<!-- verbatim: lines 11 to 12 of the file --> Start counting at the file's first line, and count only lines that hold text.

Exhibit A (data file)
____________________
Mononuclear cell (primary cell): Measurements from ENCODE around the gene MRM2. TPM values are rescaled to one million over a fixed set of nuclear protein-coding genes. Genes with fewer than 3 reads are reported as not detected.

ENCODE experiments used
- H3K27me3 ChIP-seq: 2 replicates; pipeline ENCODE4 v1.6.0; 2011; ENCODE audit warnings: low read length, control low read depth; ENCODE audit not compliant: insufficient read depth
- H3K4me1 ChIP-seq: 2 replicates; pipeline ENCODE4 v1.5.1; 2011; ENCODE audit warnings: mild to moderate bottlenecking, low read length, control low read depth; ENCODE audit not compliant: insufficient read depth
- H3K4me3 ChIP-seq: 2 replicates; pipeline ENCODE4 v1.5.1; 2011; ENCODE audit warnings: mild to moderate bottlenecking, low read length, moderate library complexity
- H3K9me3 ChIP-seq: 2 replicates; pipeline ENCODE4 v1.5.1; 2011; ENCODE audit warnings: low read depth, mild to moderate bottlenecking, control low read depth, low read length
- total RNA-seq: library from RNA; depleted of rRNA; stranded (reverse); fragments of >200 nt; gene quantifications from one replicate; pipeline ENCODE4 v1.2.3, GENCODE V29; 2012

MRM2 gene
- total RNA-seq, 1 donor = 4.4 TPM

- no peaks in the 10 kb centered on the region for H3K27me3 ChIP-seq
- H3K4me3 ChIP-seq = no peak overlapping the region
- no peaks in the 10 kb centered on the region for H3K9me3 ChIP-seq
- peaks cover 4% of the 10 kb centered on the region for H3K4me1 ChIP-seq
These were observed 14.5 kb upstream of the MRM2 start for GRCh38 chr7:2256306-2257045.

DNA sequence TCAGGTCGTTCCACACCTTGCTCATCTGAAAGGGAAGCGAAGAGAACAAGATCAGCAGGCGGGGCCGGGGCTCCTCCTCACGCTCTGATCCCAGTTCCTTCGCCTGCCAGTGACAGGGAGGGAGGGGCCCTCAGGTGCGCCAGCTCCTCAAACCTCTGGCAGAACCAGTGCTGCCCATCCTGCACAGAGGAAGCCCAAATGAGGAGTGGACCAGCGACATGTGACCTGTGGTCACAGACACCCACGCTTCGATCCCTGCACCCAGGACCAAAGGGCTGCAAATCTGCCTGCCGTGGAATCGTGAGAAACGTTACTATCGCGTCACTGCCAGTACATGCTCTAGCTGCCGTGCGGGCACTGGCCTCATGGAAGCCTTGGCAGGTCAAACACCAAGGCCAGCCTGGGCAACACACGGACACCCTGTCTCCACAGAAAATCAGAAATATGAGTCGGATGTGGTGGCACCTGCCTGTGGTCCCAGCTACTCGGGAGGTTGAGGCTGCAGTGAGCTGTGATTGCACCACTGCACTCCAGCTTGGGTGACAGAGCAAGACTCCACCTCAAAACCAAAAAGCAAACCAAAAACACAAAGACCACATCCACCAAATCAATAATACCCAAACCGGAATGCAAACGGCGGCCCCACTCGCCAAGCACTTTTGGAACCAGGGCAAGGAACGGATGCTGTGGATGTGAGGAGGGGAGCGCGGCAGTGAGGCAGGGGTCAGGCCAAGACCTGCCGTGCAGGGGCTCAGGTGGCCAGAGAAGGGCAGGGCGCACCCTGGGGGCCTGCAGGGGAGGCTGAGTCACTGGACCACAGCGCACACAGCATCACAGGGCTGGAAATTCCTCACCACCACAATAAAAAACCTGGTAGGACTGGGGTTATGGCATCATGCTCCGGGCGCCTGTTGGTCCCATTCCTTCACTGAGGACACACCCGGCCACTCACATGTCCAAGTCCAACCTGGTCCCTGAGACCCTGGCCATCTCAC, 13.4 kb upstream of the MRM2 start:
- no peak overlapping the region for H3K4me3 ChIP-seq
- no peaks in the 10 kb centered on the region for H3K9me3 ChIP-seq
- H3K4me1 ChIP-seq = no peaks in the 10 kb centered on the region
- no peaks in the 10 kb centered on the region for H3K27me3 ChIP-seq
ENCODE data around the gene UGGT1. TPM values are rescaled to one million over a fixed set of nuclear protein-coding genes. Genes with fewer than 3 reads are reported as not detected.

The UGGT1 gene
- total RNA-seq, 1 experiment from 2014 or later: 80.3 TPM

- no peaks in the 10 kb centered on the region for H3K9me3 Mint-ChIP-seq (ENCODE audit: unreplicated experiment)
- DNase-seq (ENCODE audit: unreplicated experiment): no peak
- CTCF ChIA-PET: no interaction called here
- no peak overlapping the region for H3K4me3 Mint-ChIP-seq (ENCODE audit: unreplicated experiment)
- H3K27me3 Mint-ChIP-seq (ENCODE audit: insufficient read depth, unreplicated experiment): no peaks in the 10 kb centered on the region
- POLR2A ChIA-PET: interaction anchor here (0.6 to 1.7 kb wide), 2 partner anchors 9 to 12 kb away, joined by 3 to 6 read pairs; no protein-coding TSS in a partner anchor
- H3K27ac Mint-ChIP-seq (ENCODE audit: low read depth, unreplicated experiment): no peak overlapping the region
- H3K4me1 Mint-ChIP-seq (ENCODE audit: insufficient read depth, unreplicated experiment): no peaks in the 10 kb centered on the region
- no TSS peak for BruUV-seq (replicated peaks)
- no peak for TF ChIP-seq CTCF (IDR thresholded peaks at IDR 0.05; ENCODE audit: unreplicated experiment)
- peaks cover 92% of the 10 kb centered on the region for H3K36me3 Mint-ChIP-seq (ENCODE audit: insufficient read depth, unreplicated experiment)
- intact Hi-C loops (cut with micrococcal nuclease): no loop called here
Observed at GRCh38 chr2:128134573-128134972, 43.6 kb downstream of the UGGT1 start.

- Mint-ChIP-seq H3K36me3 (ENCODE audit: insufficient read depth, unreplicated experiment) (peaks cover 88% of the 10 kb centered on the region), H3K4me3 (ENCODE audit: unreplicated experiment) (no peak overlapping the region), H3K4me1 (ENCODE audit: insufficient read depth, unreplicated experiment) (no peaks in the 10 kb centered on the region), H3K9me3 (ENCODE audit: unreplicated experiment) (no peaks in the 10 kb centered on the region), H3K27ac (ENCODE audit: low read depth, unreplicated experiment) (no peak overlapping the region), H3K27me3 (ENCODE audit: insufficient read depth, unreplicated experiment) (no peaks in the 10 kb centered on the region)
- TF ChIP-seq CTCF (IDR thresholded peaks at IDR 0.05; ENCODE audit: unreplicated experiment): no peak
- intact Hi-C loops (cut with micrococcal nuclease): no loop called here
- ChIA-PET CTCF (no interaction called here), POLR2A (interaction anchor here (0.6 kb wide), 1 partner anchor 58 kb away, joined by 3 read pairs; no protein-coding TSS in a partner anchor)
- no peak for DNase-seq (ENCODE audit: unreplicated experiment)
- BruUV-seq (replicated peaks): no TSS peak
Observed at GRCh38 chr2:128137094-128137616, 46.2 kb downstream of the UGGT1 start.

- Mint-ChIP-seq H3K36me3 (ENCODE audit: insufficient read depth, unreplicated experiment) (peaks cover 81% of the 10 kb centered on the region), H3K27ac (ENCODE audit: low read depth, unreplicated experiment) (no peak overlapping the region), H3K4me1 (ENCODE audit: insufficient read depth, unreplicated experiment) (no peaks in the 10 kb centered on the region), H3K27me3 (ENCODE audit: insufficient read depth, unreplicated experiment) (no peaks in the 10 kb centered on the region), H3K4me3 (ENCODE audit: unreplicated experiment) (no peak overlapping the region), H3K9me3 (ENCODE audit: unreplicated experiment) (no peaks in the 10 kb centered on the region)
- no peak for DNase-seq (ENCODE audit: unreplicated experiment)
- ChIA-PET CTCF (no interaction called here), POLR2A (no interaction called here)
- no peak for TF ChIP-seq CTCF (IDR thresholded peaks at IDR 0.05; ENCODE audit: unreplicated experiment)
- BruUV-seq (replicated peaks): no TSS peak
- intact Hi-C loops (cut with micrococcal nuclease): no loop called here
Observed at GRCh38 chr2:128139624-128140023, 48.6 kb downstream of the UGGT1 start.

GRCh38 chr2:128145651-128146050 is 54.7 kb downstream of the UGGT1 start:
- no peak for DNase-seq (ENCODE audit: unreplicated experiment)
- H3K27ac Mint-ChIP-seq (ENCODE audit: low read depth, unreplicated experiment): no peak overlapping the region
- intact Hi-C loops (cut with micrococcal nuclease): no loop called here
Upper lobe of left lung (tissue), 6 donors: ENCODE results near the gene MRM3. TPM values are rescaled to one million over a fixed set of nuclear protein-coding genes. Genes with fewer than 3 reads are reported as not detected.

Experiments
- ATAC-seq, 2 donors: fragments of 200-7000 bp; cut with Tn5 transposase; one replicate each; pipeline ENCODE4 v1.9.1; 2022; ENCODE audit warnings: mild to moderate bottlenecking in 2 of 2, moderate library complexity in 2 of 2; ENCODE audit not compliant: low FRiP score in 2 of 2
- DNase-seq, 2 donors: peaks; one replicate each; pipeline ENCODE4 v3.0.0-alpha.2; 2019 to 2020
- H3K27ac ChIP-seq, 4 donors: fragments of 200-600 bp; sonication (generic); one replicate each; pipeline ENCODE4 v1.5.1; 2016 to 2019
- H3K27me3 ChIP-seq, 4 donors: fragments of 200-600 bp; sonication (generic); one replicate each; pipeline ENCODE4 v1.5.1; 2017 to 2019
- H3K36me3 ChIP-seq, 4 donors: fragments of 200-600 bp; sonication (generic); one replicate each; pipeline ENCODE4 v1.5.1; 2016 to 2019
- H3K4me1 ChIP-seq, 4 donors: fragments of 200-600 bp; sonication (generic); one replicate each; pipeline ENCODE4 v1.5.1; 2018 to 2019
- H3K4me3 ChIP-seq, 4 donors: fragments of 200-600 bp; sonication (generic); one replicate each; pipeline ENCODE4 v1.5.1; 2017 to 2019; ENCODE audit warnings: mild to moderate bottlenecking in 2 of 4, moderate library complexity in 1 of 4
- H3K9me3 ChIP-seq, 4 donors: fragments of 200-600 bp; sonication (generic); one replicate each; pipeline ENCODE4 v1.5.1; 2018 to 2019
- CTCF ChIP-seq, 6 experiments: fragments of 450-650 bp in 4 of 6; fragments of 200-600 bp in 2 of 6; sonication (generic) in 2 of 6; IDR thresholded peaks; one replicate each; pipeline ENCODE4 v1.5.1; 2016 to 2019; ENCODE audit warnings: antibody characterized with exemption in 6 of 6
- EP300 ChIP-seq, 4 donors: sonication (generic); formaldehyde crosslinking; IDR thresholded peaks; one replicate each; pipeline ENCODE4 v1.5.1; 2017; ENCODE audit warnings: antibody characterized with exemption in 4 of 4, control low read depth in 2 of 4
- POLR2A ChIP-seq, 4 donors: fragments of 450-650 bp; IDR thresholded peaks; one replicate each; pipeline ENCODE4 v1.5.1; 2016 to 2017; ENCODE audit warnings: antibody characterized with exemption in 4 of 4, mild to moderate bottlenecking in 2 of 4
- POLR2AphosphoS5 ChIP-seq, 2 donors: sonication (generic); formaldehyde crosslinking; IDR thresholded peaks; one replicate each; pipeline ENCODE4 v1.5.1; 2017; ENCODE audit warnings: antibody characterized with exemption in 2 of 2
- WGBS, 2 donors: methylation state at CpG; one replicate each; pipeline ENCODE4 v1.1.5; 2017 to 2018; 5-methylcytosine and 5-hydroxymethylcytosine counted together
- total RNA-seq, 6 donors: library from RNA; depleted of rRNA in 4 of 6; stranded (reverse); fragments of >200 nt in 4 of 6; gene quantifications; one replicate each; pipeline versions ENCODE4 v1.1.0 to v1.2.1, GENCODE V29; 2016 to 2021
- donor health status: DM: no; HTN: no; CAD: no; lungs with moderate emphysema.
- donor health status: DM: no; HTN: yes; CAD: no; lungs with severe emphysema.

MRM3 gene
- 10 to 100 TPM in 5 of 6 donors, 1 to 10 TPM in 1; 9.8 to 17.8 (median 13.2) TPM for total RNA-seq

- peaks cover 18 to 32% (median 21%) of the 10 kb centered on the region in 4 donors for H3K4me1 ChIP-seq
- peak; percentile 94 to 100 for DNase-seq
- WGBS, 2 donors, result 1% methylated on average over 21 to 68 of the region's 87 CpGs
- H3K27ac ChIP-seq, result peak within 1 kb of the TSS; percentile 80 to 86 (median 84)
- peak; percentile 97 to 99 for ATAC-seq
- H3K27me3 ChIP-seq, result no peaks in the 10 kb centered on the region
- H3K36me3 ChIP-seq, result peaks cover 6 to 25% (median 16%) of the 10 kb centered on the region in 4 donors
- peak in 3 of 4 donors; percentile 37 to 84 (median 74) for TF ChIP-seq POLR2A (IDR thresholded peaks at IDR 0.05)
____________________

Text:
- H3K4me3 ChIP-seq = no peak overlapping the region
- no peaks in the 10 kb centered on the region for H3K9me3 ChIP-seq